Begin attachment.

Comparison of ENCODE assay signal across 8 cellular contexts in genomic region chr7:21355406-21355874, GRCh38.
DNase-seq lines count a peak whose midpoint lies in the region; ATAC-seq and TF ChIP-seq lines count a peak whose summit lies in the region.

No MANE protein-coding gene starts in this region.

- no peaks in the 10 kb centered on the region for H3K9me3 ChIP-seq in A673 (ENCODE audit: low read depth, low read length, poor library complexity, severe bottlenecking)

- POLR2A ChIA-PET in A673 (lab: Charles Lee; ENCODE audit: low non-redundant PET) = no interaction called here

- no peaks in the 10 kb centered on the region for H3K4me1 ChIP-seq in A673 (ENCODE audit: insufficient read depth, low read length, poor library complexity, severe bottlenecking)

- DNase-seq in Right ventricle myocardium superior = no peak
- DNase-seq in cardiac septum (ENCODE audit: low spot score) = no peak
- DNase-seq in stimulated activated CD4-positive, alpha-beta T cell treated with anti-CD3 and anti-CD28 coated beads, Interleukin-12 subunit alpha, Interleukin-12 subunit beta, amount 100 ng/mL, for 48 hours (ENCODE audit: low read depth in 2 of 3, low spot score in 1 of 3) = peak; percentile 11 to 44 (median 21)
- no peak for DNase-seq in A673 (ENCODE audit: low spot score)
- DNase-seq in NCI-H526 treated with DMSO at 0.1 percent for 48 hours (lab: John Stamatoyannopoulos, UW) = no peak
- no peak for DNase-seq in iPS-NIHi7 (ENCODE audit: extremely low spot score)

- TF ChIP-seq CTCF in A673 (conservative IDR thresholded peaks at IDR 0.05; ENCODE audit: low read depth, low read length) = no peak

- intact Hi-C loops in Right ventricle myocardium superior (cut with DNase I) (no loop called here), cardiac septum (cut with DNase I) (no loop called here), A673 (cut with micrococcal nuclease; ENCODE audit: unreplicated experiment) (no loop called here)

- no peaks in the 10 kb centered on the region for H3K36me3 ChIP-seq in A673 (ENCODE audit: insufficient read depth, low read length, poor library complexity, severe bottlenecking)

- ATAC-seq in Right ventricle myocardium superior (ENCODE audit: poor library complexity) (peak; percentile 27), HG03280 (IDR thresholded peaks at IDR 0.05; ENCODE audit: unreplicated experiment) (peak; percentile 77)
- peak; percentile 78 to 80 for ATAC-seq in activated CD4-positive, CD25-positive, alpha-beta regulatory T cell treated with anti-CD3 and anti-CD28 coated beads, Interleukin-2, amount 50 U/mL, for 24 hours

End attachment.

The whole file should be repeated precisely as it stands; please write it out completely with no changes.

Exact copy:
Comparison of ENCODE assay signal across 8 cellular contexts in genomic region chr7:21355406-21355874, GRCh38.
DNase-seq lines count a peak whose midpoint lies in the region; ATAC-seq and TF ChIP-seq lines count a peak whose summit lies in the region.

No MANE protein-coding gene starts in this region.

- no peaks in the 10 kb centered on the region for H3K9me3 ChIP-seq in A673 (ENCODE audit: low read depth, low read length, poor library complexity, severe bottlenecking)

- POLR2A ChIA-PET in A673 (lab: Charles Lee; ENCODE audit: low non-redundant PET) = no interaction called here

- no peaks in the 10 kb centered on the region for H3K4me1 ChIP-seq in A673 (ENCODE audit: insufficient read depth, low read length, poor library complexity, severe bottlenecking)

- DNase-seq in Right ventricle myocardium superior = no peak
- DNase-seq in cardiac septum (ENCODE audit: low spot score) = no peak
- DNase-seq in stimulated activated CD4-positive, alpha-beta T cell treated with anti-CD3 and anti-CD28 coated beads, Interleukin-12 subunit alpha, Interleukin-12 subunit beta, amount 100 ng/mL, for 48 hours (ENCODE audit: low read depth in 2 of 3, low spot score in 1 of 3) = peak; percentile 11 to 44 (median 21)
- no peak for DNase-seq in A673 (ENCODE audit: low spot score)
- DNase-seq in NCI-H526 treated with DMSO at 0.1 percent for 48 hours (lab: John Stamatoyannopoulos, UW) = no peak
- no peak for DNase-seq in iPS-NIHi7 (ENCODE audit: extremely low spot score)

- TF ChIP-seq CTCF in A673 (conservative IDR thresholded peaks at IDR 0.05; ENCODE audit: low read depth, low read length) = no peak

- intact Hi-C loops in Right ventricle myocardium superior (cut with DNase I) (no loop called here), cardiac septum (cut with DNase I) (no loop called here), A673 (cut with micrococcal nuclease; ENCODE audit: unreplicated experiment) (no loop called here)

- no peaks in the 10 kb centered on the region for H3K36me3 ChIP-seq in A673 (ENCODE audit: insufficient read depth, low read length, poor library complexity, severe bottlenecking)

- ATAC-seq in Right ventricle myocardium superior (ENCODE audit: poor library complexity) (peak; percentile 27), HG03280 (IDR thresholded peaks at IDR 0.05; ENCODE audit: unreplicated experiment) (peak; percentile 77)
- peak; percentile 78 to 80 for ATAC-seq in activated CD4-positive, CD25-positive, alpha-beta regulatory T cell treated with anti-CD3 and anti-CD28 coated beads, Interleukin-2, amount 50 U/mL, for 24 hours